|LATIN AMERICA IS TRULY BLESSED WITH FAITH|
|Pope John Paul II
|General Audience 14 February 1996
Dear Brothers and Sisters,
1. I returned two days ago from an important and intense Apostolic Visit to Central America and Venezuela where I went at the invitation of the Episcopates and civil authorities of the countries I visited.
I first of all give thanks to the Lord, who allowed me to visit these lands once again as an apostle of the Gospel and a pilgrim of hope. I also express my heartfelt gratitude to all those who made my journey possible: the Pastors, the civil authorities and all those who in various ways co-operated in its successful outcome. I say a heartfelt thank-you to all those who contributed their presence and their prayers!
It could be said that from the spiritual point of view this pilgrimage journey had two focal points: Christ Crucified and the Virgin Mary. The first was represented by the revered images of the Holy Christ of Esquipulas in Guatemala, and the "Blood of Christ" in the cathedral of Managua; the second, especially by the Shrine of Our Lady of Coromoto in Venezuela. These destinations imprinted a deeply religious character on the whole itinerary.
I appeal for the millions crucified by human injustice
2. There is no doubt however that the visit also had a powerful social significance. In Guatemala, Nicaragua and El Salvador there was great expectation of a new, more genuine and open meeting with the Pope, after the one in 1983 especially in Nicaragua so marked by an atmosphere of acute ideological tension. This last visit took place in a very different way, with full freedom of contact and great cordiality. The change of climate occurred to a considerable extent against the background of the events of 1989. Central America ceased to be a "shooting range" of influence and conflict between the two "superpowers" and is living its own history with greater autonomy. In this new situation, the individual countries are called to face urgent problems such as the relationship between capital and labour, and the equitable management of goods. The ecclesial community is fully involved in the task of rebuilding, which requires a joint effort of greater social justice.
3. On my arrival in Guatemala, I immediately experienced again the unmistakable atmosphere of human warmth typical of Latin America, an atmosphere which I found at every stage of my journey: festive crowds, including a large number of young people, made every journey a family meeting, indeed, a family feast.
The day after my arrival I went to the town of Esquipulas, where people venerate the marvellous Crucifix called the "Black Christ" because of the dark colour it has turned with time and candle smoke. Celebrating the Eucharist in that place, so marked by the mystery of Christ's Passion, was a moment of great spiritual intensity. Praying at the foot of the Crucifix, I was able to make my own the invocation of millions of the poor in Latin America, crucified because of human injustice. I could share the special devotion of those peoples for Christ's Passion and their unshakable hope.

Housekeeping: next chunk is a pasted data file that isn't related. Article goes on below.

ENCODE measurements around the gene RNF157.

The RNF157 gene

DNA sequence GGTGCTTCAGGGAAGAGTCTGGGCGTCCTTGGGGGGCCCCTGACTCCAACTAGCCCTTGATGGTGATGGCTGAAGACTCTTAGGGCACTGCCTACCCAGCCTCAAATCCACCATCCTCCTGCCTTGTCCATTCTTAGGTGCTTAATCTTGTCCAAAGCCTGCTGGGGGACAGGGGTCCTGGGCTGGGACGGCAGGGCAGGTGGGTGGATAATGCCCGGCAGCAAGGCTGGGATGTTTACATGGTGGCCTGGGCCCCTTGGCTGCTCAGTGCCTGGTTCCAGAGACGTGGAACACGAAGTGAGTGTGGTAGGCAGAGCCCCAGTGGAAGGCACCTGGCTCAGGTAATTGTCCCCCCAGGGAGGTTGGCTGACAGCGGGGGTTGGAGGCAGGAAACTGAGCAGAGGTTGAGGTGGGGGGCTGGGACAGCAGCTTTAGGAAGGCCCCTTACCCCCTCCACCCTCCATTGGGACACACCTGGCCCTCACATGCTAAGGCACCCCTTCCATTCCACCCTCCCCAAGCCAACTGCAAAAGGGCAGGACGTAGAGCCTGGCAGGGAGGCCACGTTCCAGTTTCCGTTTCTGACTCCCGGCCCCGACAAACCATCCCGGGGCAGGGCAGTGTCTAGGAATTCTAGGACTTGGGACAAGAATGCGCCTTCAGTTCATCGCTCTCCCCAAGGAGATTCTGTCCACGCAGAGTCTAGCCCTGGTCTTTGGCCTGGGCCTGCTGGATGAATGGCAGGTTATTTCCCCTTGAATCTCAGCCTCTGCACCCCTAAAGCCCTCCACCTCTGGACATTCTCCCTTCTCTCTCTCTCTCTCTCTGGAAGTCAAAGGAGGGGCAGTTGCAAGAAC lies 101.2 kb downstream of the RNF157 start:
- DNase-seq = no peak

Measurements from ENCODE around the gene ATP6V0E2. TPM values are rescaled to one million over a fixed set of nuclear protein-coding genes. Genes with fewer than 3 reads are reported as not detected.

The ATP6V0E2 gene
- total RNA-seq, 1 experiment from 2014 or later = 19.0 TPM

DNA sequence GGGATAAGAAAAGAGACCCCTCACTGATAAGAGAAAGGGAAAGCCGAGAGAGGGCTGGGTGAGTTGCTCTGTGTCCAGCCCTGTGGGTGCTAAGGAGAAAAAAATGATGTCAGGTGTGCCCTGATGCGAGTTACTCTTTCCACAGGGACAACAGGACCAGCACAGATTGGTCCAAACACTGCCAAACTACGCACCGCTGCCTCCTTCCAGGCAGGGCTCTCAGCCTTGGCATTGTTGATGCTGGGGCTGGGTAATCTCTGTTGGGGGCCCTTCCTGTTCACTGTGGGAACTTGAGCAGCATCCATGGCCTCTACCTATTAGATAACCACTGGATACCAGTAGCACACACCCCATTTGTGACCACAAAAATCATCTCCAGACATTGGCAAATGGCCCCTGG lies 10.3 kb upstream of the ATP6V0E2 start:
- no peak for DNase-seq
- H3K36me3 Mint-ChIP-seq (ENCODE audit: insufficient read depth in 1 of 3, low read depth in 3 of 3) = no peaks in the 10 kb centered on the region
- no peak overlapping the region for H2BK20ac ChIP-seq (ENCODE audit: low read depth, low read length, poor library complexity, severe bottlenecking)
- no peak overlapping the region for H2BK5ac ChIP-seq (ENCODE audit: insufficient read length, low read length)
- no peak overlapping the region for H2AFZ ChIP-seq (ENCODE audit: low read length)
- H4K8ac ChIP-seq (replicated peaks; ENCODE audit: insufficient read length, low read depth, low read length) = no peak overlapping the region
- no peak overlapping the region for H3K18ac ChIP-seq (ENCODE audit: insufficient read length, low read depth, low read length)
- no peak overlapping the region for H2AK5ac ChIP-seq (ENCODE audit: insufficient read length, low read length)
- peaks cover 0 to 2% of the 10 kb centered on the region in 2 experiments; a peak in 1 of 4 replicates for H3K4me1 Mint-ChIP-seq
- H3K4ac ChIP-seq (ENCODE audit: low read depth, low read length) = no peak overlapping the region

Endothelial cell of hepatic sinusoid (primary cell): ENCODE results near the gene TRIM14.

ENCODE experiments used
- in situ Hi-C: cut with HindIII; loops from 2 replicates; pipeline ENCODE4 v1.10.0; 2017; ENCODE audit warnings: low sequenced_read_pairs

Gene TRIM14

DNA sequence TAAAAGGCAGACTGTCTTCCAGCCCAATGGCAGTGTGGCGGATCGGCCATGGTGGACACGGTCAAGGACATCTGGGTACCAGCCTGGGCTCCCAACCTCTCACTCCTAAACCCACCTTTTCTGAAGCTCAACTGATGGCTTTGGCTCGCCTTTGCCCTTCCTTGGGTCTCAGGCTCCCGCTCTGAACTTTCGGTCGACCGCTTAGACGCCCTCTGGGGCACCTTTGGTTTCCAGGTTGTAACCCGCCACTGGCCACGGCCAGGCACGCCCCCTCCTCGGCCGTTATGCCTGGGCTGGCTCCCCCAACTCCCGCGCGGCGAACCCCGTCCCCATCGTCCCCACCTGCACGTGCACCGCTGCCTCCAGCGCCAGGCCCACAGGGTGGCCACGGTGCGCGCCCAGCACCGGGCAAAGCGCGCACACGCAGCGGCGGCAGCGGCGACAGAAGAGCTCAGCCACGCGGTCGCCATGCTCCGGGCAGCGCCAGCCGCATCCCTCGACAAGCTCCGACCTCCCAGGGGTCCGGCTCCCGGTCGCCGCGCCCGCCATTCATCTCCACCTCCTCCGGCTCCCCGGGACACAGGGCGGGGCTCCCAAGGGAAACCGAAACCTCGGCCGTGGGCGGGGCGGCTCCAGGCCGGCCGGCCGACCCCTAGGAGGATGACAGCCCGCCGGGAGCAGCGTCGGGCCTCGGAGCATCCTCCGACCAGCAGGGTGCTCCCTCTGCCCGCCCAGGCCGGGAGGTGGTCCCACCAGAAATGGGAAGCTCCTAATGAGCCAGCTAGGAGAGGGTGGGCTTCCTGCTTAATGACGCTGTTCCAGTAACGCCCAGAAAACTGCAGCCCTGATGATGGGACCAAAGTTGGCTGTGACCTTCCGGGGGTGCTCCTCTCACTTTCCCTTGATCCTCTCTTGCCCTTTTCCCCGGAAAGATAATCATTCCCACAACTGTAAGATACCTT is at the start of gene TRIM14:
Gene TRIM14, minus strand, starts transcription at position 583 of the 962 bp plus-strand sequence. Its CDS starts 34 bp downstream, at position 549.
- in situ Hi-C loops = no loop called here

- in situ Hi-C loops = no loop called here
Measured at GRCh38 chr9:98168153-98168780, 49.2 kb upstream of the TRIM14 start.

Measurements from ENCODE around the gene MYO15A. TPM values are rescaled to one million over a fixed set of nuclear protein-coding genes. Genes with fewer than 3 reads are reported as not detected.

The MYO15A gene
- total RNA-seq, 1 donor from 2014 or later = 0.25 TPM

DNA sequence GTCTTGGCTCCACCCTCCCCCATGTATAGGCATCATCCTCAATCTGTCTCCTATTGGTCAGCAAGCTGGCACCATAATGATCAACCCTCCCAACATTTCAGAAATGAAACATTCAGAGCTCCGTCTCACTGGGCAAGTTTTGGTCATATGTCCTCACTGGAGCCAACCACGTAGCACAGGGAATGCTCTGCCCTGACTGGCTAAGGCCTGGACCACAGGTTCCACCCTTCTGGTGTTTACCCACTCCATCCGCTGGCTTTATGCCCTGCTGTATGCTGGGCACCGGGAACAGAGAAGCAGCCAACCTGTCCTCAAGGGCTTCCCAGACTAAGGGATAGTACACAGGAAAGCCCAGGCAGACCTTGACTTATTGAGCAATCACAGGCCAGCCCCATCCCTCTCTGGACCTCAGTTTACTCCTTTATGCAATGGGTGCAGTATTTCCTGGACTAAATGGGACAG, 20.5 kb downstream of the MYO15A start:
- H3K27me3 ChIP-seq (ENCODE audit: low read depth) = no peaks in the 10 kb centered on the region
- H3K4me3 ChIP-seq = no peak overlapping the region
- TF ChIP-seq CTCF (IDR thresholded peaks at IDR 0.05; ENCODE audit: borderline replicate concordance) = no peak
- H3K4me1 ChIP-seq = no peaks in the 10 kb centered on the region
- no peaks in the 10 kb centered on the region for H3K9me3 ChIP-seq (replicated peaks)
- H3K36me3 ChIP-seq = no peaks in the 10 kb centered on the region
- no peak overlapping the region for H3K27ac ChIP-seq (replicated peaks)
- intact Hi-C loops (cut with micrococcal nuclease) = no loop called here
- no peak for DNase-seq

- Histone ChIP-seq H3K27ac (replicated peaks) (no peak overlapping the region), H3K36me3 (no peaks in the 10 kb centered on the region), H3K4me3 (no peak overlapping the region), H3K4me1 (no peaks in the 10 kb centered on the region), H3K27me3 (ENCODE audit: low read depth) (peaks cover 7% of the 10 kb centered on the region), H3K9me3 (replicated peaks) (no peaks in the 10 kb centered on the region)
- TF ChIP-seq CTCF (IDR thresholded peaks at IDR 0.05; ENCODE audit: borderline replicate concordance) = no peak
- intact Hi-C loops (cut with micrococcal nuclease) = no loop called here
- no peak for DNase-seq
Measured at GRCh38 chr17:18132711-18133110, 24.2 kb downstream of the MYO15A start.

After my return to the capital, I presided at a solemn Celebration of the Word, during which I crowned the image of Our Lady of the Assumption, patroness of the city. Supported by her motherly intercession in difficult times many people, especially catechists, did not hesitate to give their lives in order to spread the Gospel among their brothers and sisters. I pointed out their example to today's catechists, inviting them to give an equally generous and incisive witness.
4. The next part of my pilgrimage was in Nicaragua. As everyone knows, on the occasion of my first visit 13 years ago the political situation made a genuine meeting with the people impossible and left a sense of incompleteness. For this reason, as I emphasized on arriving in Managua, my return was intensely desired. The Nicaraguan people's tremendous enthusiasm demonstrated this, showing at the same time heir will to base social renewal on the religious and moral values which they have in abundance. The first of these is he value of the family.
This is why in Malecon Park, Managua, I celebrated Mass for the Family, during which I invited married couples to renew the grace of the sacrament of marriage and always to base their conjugal and family life on fidelity to God's Word. At the same celebration, in an atmosphere of joy and faith, I also closed the National Eucharistic-Marian Congress.